Many works of art tell a story, as well as being stories in themselves. The Parthenon Marbles told the early history of ancient Greece, and the marbles’ own difficult history continues today, drawing ever more attention. When presented with a masterpiece, we crave narrative from it; if it tells of no events by itself, we ask about it: what made the Mona Lisa smile?
Many artists try to interest you in their stories. Anri Sala deliberately keeps narrative out of his artworks, yet many of his methods and materials are historical. Invited to create a new work in Sydney by Kaldor Public Art Projects, he studied the city’s history and decided to place his installation, titled The Last Resort, in the Federation-style octagonal timber bandstand constructed in 1912 on Observatory Hill. “The work still carries my interest in political and social history, but it is embedded in the structure of the work,” he says. “Nothing is there to produce narrative.”
The obvious external structure of The Last Resort consists of 38 snare drums suspended neatly from the rotunda’s ceiling. The paired loudspeakers concealed artfully inside each drum could tell many a tale, but they speak only in sound-shards, rattling and reminiscing phrases of Mozart’s Clarinet Concerto in A major, as rearranged by Sala’s sound designer Olivier Goinard (a long-term collaborator) and performed by the Munich Chamber Orchestra.
Mozart didn’t call for any percussion when he wrote the celebrated piece in 1791, soon before his death. The low murmur of snare drums evokes many incongruous associations: an approaching army, an impending thunderstorm, and Maurice Ravel’s 1928 orchestral dance masterpiece Boléro. Sala and Goinard similarly used the piano concerto for left hand by Ravel as the raw material for a highly successful video installation at the 2013 Venice Biennale, where he mixed two separate performances by different pianists. It sounds surprisingly good.“You can enjoy it for what it is,” says Sala, “but one can reflect on where music for the left hand comes from: the First World War.”
Many of Sala’s other collaborations with Goinard adapt concert hall favourites in response to specific sites. Sala compares developing The Last Resort to “reverse archaeology”, where artefacts are created and rearranged according to historical records as well as aesthetic goals. During periodic breaks from the orchestral score, the drums rustle according to weather reports from a ship’s journey to Australia in 1839.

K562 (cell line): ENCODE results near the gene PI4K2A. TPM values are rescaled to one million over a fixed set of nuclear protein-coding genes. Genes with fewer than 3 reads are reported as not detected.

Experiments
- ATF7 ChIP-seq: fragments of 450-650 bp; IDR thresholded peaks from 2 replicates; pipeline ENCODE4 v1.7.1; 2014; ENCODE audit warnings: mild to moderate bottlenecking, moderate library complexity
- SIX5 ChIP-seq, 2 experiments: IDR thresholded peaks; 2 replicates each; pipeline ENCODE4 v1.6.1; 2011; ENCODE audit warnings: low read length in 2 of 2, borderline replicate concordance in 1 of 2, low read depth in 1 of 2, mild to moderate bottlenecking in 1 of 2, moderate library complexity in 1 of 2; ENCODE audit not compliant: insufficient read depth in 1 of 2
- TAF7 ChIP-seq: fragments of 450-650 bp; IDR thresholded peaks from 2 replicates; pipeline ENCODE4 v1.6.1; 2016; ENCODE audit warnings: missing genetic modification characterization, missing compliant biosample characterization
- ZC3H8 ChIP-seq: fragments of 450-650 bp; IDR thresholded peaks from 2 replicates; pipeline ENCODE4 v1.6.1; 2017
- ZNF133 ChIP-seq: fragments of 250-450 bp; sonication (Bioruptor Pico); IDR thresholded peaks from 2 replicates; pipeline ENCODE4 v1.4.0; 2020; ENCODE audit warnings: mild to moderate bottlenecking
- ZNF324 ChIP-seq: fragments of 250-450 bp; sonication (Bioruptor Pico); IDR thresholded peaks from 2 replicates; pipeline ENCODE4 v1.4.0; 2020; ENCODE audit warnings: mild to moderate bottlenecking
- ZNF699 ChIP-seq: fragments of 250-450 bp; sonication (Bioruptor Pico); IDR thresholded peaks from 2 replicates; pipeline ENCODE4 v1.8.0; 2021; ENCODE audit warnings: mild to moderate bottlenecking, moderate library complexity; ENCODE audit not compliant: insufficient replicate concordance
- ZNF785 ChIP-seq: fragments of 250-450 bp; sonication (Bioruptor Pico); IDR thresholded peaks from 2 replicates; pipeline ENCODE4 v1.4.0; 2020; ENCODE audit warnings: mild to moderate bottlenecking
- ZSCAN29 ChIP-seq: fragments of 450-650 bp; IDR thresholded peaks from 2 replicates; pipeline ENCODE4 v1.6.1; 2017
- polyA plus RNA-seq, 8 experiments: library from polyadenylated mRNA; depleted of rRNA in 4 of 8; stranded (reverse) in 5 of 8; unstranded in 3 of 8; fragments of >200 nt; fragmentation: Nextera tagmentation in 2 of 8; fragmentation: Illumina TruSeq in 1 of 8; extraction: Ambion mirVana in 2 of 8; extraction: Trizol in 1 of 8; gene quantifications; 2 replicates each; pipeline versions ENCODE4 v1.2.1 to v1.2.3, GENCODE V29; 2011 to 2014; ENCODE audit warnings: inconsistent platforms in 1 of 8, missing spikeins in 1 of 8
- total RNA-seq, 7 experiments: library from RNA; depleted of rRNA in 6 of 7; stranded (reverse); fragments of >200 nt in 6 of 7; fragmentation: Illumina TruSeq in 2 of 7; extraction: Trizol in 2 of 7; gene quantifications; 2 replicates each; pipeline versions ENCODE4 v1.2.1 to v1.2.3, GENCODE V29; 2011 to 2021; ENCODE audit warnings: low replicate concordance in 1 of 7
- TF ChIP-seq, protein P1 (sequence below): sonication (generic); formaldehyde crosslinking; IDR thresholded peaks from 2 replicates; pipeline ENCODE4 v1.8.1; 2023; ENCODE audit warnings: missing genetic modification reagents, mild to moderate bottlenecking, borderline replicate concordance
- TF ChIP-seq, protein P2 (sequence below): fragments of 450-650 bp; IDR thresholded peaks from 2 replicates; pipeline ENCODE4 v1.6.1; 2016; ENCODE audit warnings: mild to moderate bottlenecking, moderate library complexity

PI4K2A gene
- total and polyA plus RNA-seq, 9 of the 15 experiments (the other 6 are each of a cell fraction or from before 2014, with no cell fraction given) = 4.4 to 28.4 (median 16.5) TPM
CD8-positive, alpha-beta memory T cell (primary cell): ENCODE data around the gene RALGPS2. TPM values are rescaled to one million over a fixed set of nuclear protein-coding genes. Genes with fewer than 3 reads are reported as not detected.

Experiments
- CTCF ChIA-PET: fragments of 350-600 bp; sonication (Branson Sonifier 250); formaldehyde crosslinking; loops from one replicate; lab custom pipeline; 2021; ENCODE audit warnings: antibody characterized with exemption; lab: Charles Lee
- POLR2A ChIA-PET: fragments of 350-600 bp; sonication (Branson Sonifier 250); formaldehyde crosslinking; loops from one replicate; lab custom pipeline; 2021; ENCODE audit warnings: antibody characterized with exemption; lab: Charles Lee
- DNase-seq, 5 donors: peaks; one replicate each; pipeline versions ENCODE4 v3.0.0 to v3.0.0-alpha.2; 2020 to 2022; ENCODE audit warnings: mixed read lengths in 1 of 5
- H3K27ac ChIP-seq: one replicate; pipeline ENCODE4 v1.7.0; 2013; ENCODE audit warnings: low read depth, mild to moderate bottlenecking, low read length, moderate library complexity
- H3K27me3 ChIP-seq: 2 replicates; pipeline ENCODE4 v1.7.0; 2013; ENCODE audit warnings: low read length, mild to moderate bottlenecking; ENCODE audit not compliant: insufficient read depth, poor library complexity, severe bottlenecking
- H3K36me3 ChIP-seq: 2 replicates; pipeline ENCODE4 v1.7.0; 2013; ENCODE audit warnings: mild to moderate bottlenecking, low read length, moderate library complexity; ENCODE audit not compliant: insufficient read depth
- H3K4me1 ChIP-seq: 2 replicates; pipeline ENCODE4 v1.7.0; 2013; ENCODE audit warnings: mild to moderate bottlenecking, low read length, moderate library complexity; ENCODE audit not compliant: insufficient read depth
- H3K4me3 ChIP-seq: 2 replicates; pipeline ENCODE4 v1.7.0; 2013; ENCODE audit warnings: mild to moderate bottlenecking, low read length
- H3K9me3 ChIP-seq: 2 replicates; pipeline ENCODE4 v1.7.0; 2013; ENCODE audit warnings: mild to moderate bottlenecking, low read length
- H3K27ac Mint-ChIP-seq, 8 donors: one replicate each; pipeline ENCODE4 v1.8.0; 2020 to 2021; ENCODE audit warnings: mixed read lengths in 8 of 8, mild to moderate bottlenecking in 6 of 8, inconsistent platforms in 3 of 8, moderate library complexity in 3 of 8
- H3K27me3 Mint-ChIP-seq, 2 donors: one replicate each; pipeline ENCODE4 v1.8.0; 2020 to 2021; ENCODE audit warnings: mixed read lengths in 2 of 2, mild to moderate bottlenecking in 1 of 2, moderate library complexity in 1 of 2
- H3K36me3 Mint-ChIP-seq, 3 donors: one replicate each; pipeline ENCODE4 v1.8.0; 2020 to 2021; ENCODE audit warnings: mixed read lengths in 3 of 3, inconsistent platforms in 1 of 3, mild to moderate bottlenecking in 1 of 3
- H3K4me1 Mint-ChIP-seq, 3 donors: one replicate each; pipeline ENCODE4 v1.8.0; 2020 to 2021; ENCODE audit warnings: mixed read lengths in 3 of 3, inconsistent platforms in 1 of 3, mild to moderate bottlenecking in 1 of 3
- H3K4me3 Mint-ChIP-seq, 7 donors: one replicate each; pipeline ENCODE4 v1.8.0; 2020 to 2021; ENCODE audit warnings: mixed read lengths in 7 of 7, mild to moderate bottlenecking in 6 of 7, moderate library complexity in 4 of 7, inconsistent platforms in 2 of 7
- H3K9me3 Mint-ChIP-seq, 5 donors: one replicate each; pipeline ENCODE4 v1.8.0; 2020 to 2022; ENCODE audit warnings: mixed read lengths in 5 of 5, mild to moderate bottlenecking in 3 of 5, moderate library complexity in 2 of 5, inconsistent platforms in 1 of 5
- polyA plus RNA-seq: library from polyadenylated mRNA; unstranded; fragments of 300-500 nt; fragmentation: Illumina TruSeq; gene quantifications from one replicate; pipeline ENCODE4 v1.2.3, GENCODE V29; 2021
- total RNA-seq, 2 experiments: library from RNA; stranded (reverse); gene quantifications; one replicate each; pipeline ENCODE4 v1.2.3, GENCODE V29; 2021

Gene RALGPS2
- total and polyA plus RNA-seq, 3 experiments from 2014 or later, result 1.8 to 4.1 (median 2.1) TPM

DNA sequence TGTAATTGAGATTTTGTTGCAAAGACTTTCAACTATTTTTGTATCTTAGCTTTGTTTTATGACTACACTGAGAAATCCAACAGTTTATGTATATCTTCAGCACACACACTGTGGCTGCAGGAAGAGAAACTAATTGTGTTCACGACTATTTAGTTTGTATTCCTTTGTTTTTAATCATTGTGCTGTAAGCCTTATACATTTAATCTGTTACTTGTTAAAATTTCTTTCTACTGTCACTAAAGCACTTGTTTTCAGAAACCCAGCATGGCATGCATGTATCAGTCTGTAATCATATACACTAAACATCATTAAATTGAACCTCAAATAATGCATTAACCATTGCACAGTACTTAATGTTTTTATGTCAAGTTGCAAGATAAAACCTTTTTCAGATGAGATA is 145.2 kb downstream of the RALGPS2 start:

What Sala is studiously avoiding after all his study of history is producing a discernible story. “I don’t work with narrative,” he states flatly. Even in his 2008 video work Answer me, which situates within a disused NSA listening station a “borrowed narrative” of a couple breaking up, his focus is on non-responses, on (in his words) the “awkwardness of silence in between”.
It's remarkable that an artist whose primary medium is video, and whose raw materials are often chronological records and time-based components, should produce works where nothing much seems to change. He is a sculptor of shards and gaps. The core of his works seem to be things that are not present nor even directly referenced.
And yet The Last Resort is successful: it allows reflection on the life of Mozart, the creation of a British colony around Sydney, and its effect on the first inhabitants of that land.
Back in 1770, when James Cook landed at Kurnell, Mozart was an opera-writing teenager touring northern Italy with his father. By 1776 he was in resentful servitude to the Archbishop of Salzburg, churning out under-appreciated masterpieces, when a group of unpatriotic colonials in Philadelphia declared that all men have a right to life, liberty and the pursuit of happiness. When the First Fleet arrived in 1778, Mozart was having a tough year, but managed to complete his last symphony.
“It was a period of flourishing high ideals, which I cherish myself,” says Sala. “But what do they mean when Europeans are pursuing their happiness in America or Australia to the detriment of local populations? I wonder whether this new certainty, with all its emancipating qualities, at the same time provoked a blindness towards the culture and way of living on the other side of the world?”
Neither Sala nor this artwork really answer such questions, which they raise subtly over many layers, few of which will be noticed by the typical visitor. He is at peace with that, accepting that his gentle ruminations will, like Mozart and Voltaire, be unevenly distributed and differently received.
Anri Sala has created for Sydney a masterpiece that, as much as a Michelangelo sculpture, rewards prolonged and informed consideration yet will please and satisfy almost everyone who gives it even a few seconds of cursory attention. “I’m not interested in being demanding,” Sala says. “You don’t need to know all these things to establish contact with the work.”
Kaldor Public Art Project 33: The Last Resort is open every day until (and including) November 5 at the Observatory Hill rotunda.